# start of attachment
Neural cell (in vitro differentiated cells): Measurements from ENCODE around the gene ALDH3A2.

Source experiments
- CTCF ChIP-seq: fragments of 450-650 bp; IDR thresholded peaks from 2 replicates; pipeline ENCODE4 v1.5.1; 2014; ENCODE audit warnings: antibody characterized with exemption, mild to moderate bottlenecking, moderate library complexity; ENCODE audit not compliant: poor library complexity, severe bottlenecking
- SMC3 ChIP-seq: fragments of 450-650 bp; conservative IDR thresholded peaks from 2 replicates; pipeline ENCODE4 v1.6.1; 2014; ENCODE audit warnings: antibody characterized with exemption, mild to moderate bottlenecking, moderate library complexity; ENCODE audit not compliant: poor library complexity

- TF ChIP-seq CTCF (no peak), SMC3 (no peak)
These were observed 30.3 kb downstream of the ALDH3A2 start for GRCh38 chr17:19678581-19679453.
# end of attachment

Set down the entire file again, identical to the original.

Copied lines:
Neural cell (in vitro differentiated cells): Measurements from ENCODE around the gene ALDH3A2.

Source experiments
- CTCF ChIP-seq: fragments of 450-650 bp; IDR thresholded peaks from 2 replicates; pipeline ENCODE4 v1.5.1; 2014; ENCODE audit warnings: antibody characterized with exemption, mild to moderate bottlenecking, moderate library complexity; ENCODE audit not compliant: poor library complexity, severe bottlenecking
- SMC3 ChIP-seq: fragments of 450-650 bp; conservative IDR thresholded peaks from 2 replicates; pipeline ENCODE4 v1.6.1; 2014; ENCODE audit warnings: antibody characterized with exemption, mild to moderate bottlenecking, moderate library complexity; ENCODE audit not compliant: poor library complexity

- TF ChIP-seq CTCF (no peak), SMC3 (no peak)
These were observed 30.3 kb downstream of the ALDH3A2 start for GRCh38 chr17:19678581-19679453.